If you’re looking for a different kind of online portfolio, Shorthand could be the answer.

Our no-code platform brings online portfolios to life using scrollytelling technology and templates with responsive text, font, and video. Using Shorthand, you can host interactive stories on your own servers and update your portfolio using simple 1-click publishing. 

For creatives who want to showcase a snippet of their best work in an engaging way, Shorthand takes visitors on a journey. They can scroll through a project and view images and video in a full-screen lightbox.

If they like what they see, they can contact you through your existing website as Shorthand stories live inside your domain.

Best features

✔️ Unlike other portfolios on the list, Shorthand gives creatives control over what readers see. You can pick what images are shown to your audience when they scroll and what text/information you want them to see at a certain time (read more about how scrollytelling works here).

✔️ Our extensive support documentation and knowledge base means no learning curve when using Shorthand.

✔️ Shorthand is great for beginners and all Shorthand stories look great on mobile devices.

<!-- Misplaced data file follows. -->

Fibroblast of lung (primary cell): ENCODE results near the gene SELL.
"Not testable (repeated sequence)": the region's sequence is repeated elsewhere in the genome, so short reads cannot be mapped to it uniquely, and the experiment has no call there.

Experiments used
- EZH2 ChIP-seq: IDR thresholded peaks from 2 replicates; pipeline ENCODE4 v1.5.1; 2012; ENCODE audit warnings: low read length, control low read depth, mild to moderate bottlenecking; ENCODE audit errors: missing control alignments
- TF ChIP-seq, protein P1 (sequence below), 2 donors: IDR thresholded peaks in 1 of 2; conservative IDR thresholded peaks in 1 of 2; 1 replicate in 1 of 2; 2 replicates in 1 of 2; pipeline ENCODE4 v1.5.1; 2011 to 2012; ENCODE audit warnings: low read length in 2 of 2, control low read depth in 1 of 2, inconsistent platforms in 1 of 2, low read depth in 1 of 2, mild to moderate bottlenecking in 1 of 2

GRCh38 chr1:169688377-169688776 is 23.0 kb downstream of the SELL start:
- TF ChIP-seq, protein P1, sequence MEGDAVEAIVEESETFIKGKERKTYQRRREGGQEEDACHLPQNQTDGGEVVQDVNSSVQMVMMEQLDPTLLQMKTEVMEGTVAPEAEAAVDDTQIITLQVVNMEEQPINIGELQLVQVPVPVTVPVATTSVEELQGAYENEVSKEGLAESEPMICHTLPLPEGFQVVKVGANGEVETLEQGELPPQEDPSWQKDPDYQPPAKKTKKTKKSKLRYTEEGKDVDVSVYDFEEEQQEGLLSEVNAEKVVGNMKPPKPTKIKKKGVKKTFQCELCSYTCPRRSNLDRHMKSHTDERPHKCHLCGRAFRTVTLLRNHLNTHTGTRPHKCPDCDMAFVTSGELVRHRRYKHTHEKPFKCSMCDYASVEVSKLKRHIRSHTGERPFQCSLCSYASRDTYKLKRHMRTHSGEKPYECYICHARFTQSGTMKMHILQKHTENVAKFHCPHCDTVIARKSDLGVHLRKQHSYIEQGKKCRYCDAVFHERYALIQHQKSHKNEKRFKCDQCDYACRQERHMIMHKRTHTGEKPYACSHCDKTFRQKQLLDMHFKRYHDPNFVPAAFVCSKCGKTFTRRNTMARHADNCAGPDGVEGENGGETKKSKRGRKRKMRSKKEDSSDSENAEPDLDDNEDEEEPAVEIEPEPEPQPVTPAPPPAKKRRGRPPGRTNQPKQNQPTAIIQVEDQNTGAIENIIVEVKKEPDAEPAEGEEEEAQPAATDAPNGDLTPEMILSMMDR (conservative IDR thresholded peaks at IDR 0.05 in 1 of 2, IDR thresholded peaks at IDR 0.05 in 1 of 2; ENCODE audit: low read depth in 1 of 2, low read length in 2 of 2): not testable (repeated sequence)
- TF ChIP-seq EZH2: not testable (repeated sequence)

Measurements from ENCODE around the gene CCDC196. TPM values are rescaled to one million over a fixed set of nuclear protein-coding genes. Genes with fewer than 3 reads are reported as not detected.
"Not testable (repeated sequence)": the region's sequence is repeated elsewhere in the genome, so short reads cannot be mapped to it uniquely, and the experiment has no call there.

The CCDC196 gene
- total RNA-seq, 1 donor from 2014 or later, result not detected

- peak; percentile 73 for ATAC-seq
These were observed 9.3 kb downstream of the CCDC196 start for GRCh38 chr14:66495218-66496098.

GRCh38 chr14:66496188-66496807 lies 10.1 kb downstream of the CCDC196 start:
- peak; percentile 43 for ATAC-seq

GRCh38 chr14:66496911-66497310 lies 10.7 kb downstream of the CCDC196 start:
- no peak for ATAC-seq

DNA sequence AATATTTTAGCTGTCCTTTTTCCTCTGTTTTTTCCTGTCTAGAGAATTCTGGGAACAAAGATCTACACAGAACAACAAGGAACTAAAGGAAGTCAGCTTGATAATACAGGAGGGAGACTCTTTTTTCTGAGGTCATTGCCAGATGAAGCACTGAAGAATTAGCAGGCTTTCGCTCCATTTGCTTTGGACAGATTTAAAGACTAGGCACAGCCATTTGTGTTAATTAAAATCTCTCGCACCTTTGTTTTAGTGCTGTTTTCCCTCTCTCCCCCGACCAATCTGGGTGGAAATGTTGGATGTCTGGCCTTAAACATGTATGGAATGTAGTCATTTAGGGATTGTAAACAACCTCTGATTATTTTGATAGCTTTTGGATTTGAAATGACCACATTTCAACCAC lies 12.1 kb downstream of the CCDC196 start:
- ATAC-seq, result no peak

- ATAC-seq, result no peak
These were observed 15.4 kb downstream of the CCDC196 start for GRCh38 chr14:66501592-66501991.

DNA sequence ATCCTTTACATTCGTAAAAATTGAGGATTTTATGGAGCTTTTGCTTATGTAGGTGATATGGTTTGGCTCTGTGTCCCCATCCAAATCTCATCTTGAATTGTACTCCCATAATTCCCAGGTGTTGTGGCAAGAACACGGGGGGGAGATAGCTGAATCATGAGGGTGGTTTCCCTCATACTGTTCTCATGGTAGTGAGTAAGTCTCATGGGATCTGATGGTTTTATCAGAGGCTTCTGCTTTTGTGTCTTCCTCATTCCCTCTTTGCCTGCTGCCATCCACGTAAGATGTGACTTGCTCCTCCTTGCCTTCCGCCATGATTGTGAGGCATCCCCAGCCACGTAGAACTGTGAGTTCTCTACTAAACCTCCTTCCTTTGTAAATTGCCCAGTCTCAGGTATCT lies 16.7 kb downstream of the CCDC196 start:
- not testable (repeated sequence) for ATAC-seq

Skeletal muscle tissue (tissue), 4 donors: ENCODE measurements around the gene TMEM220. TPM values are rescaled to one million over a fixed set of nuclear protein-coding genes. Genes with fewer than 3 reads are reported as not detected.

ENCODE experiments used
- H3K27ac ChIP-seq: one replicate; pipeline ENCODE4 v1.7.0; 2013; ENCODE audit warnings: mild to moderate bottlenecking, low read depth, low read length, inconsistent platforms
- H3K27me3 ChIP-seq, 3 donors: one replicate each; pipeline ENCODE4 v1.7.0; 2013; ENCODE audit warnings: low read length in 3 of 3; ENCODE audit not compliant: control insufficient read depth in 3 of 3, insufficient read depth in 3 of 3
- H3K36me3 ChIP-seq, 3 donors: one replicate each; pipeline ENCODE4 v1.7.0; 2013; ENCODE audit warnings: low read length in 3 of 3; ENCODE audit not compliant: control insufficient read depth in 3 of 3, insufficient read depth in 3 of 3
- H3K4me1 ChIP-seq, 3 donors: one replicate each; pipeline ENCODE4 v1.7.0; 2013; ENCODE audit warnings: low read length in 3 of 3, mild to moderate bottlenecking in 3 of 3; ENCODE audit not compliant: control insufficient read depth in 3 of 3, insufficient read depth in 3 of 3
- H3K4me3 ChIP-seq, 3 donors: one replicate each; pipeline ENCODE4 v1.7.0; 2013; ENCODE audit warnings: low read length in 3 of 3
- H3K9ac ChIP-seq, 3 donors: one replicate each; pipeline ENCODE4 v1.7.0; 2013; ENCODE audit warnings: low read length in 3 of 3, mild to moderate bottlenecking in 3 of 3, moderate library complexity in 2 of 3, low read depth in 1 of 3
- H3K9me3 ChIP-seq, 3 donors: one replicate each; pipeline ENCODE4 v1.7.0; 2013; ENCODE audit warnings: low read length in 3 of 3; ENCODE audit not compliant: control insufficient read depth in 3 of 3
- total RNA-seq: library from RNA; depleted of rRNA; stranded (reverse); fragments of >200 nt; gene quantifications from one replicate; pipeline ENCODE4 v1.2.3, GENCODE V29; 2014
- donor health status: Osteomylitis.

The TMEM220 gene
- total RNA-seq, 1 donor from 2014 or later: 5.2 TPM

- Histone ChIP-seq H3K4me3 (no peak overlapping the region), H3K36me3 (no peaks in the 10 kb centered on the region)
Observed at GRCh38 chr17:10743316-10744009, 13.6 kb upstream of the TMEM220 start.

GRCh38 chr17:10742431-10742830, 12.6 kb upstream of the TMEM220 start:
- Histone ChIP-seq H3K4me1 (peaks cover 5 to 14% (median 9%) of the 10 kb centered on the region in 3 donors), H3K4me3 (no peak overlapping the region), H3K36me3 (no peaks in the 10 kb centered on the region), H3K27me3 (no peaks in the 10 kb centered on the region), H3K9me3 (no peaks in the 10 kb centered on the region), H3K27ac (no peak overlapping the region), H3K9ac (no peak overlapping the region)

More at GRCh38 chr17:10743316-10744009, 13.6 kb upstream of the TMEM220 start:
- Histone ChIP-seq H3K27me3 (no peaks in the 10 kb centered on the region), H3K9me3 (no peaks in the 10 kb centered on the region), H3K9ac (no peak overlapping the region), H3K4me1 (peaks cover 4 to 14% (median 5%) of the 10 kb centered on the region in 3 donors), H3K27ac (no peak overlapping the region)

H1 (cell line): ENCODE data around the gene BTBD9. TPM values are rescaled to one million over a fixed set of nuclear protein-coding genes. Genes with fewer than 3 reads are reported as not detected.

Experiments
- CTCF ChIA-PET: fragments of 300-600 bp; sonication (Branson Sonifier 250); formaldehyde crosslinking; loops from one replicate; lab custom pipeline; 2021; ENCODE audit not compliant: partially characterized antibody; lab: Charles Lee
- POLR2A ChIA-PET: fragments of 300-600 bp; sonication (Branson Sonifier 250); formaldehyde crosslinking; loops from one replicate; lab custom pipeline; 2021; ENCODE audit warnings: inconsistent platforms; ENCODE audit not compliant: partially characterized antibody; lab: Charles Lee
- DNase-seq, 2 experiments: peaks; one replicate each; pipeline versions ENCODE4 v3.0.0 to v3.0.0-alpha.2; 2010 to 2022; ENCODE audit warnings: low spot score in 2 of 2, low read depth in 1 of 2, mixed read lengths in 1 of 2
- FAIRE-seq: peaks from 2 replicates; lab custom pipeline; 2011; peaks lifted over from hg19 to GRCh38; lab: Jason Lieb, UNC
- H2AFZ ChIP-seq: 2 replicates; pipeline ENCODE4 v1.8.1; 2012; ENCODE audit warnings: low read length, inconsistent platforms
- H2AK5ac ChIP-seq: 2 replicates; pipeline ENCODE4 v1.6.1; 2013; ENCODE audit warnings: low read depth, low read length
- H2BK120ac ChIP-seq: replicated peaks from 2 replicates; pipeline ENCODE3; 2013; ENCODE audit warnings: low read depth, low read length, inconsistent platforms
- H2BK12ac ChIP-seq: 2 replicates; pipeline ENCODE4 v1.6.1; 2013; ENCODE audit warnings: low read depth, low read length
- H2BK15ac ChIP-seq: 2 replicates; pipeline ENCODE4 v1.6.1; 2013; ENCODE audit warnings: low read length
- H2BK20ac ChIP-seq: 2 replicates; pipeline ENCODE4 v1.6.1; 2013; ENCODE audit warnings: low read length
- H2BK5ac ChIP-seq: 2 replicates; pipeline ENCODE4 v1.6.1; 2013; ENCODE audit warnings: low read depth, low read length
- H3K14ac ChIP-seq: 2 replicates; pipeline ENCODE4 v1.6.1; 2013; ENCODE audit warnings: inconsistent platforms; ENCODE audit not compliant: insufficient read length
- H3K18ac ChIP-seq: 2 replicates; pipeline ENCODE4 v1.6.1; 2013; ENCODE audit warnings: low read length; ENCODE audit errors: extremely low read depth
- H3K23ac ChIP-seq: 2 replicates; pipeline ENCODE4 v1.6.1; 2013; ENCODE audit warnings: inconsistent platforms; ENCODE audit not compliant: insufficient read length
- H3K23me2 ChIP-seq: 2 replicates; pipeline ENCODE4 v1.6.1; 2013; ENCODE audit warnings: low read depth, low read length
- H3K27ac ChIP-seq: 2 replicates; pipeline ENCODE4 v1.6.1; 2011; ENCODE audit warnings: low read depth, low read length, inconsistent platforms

5. Portfolio box

✔️ Best for: Designers, artists, and illustrators.

💰 Pricing: Free for students. Paid plans start at $3.50/month.

A tablet and a laptop showing the Portfolio Box website.
A tablet and a laptop showing the Portfolio Box website.

PortfolioBox is a simple online portfolio builder that is easy to use out of the box.

Creatives can pick from premade, flexible templates and upload image galleries, projects, and past projects straight onto the site. The free plan is limited to 30 images, but there’s enough in the basic package to showcase your best work without compromising on space. 

Like Dribbble and Behance, PortfolioBox also has an inbuilt shop where creatives can sell prints and designs to visitors — without a commission fee. 

Best features

✔️ Templates are designed using grids and boxes, so they're responsive and neat on any device.

✔️ It's multilingual, so designers can use multiple languages including English, French, and Chinese in their portfolio.

Downsides

❌ Custom domains are only available on a paid plan.

❌ Portfolios are tagged with a PortfolioBox link on free plans.

6. Fabrik

✔️ Best for: Filmmakers and 3D/CGI/VFX artists.

💰 Pricing: Free trial available. Paid plans start at $9 a month.

A laptop and a smartphone showing the Fabrik website.
A laptop and a smartphone showing the Fabrik website.

Fabrik is an online portfolio tool for all the filmmakers and special effects artists out there. 

It’s packed with features like lightboxes, sliding galleries, and film strips to really make any media files shine. The website builder’s intelligent themes tool means you can change up your portfolio’s look without having to tough or more your images — it’s all done automatically.